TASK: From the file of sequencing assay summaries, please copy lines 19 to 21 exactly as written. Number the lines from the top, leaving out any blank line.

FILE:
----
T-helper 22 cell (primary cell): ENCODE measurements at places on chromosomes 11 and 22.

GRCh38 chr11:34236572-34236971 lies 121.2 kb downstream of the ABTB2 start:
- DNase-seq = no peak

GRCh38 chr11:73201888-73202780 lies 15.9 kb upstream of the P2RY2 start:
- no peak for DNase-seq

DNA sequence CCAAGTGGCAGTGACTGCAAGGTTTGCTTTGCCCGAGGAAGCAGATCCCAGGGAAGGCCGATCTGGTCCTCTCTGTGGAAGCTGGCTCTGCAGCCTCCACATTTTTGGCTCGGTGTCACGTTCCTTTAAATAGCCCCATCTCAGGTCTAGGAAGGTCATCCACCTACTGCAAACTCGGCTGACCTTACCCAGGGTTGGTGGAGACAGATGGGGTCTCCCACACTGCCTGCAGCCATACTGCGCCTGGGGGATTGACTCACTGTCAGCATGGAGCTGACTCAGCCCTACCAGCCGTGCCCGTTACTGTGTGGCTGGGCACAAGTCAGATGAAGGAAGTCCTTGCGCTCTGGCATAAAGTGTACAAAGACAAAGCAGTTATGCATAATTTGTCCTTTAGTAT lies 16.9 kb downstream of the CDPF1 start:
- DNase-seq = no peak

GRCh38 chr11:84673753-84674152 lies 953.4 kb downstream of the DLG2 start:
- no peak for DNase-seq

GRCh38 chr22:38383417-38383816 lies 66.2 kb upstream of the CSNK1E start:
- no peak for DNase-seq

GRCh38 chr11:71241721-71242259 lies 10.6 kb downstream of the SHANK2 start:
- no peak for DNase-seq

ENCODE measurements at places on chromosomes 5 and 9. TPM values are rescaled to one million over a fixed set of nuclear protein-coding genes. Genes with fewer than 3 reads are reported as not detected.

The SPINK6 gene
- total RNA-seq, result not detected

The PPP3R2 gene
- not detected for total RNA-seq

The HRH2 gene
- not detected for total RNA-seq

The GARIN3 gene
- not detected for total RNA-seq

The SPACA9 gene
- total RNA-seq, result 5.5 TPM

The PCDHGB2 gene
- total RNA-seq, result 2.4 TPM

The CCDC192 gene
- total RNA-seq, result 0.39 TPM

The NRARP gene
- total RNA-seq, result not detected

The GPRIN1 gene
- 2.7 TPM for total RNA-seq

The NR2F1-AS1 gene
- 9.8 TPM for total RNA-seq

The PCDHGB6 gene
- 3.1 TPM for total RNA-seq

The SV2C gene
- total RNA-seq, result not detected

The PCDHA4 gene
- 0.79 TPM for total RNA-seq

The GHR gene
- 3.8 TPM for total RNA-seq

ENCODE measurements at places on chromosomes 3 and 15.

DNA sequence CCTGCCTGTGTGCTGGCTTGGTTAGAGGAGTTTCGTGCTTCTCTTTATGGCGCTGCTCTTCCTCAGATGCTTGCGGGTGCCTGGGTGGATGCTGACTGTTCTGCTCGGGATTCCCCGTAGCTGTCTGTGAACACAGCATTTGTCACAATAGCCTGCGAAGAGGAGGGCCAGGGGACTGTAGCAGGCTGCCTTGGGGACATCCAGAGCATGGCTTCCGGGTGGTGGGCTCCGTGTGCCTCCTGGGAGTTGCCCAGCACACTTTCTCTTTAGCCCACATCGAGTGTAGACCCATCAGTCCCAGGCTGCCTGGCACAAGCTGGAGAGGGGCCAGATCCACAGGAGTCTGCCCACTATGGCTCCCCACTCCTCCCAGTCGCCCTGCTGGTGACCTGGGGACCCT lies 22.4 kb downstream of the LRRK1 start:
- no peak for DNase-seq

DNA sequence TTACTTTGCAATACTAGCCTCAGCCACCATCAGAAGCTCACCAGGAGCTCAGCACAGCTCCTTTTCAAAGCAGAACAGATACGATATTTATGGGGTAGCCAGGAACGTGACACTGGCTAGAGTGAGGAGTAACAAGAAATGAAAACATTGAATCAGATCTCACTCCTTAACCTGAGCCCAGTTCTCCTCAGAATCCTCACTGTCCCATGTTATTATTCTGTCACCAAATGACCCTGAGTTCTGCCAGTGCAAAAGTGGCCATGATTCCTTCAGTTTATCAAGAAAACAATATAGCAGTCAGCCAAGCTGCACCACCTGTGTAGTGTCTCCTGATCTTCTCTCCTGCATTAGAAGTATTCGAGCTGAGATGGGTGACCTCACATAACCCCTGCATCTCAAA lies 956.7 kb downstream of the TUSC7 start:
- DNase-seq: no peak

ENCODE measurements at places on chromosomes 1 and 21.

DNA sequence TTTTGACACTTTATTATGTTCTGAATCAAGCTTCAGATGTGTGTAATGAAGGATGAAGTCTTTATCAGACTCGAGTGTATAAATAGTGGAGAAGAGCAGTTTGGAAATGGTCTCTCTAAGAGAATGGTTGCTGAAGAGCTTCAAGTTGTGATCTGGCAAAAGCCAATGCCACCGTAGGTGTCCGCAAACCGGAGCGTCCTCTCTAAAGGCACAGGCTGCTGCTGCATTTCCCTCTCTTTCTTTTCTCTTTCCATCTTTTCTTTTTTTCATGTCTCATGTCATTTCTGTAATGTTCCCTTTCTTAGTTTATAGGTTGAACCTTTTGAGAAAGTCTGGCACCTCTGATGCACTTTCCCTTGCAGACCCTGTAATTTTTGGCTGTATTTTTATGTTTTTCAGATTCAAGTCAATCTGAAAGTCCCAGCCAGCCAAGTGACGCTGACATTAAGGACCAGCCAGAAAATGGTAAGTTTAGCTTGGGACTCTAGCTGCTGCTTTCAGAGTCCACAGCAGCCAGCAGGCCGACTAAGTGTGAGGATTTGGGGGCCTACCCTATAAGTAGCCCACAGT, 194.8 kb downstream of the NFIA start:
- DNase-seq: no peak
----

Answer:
The HRH2 gene
- not detected for total RNA-seq

The GARIN3 gene